The euro dropped sharply ahead of Thursday’s European Central Bank (ECB) policy meeting, leading some analysts to anticipate a rapid decline to parity against the U.S. dollar.
“The euro is sliding simply because it has not yet factored in the impact of the quantitative easing that starts next week,” Greg Gibbs, head of Asia Pacific markets strategy at RBS said in a note on Thursday.
“The monetary settings are simply not fully priced in yet,” he said, noting “the move towards parity may indeed be very fast.”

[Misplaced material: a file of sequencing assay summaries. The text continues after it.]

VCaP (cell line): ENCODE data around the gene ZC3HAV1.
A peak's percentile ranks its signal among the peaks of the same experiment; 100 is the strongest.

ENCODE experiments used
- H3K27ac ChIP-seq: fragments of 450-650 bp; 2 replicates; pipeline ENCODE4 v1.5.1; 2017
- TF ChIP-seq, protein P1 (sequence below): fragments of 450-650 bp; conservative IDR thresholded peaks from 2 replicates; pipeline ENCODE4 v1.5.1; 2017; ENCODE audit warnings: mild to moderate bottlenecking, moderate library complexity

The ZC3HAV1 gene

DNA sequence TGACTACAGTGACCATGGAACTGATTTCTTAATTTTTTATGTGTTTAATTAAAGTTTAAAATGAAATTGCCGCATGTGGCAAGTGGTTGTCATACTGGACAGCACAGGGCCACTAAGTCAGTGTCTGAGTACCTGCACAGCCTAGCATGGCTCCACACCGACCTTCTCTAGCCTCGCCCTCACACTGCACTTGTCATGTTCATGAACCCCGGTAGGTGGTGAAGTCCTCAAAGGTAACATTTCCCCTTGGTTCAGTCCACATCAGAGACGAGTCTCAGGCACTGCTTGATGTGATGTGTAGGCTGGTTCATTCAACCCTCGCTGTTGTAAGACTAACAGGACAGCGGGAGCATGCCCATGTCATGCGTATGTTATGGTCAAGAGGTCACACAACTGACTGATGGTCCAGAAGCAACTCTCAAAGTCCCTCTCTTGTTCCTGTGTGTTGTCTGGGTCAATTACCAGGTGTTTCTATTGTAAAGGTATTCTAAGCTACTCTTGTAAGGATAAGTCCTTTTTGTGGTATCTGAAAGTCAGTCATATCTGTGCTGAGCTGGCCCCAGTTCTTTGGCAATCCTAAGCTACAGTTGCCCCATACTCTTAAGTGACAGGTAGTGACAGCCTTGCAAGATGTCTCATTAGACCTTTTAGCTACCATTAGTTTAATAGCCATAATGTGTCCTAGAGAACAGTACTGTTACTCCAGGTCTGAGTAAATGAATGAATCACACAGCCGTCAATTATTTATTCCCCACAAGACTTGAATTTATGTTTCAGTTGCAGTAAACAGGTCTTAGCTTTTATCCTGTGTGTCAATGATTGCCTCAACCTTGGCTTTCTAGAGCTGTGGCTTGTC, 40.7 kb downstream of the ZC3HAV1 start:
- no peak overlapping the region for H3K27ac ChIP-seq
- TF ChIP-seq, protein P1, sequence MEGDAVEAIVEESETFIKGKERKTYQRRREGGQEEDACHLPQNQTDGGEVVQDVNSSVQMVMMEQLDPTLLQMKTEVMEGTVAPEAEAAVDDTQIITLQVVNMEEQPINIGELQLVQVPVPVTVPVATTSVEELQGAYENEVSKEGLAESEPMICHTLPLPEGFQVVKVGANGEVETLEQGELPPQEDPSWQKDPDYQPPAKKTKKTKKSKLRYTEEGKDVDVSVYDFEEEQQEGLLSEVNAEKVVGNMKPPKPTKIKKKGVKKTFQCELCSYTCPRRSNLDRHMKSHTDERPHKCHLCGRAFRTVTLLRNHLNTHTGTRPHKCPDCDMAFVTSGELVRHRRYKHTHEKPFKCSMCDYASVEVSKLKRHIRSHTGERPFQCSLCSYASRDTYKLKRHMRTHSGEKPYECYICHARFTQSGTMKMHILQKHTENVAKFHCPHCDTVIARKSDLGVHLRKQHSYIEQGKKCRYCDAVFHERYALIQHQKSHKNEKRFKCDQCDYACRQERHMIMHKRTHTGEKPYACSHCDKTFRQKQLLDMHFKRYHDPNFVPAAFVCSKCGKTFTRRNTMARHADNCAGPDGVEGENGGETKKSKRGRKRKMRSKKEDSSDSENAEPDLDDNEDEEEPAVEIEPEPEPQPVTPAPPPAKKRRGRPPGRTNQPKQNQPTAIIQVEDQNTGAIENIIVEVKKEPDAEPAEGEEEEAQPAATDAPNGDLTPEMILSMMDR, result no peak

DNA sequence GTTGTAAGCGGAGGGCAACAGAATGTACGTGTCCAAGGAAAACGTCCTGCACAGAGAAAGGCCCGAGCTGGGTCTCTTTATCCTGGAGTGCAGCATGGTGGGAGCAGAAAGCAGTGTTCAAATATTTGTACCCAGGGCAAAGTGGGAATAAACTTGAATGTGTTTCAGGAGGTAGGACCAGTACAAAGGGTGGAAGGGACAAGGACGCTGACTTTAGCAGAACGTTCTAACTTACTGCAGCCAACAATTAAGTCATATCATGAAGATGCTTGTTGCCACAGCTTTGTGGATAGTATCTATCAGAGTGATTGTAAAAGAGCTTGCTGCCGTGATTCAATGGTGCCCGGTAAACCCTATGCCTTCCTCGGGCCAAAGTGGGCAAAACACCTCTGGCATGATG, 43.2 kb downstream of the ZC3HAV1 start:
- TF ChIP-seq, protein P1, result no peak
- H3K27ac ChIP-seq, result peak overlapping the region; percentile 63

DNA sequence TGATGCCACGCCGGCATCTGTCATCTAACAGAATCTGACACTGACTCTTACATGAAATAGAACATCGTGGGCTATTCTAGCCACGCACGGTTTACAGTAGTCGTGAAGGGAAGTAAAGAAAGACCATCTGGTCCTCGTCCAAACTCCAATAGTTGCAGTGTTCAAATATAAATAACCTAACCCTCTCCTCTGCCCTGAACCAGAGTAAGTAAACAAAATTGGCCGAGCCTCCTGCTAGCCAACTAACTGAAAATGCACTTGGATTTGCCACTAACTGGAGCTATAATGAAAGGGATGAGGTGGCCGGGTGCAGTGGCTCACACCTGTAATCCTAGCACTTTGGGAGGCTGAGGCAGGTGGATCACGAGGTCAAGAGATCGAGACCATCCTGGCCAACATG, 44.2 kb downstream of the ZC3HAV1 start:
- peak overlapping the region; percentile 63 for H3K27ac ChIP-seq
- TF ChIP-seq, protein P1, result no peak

The euro ran into heavy selling from early European trading on Wednesday, dropping from around 1.1170 to an 11-year low of 1.1061 in early Asian trading on Thursday.
German bond yields also fell. As the German-U.S. yield differential continues to widen, Barclays head of FX Strategy, Asia Pacific Mitul Kotecha told CNBC, the euro will fall further: “We’re still looking for parity by year-end.”
So far this year, the 10-year benchmark German bund has dropped 23.5 percent to 0.381 percent, while the yield on U.S. Treasury’s has risen 4.0 percent to 2.119 percent.
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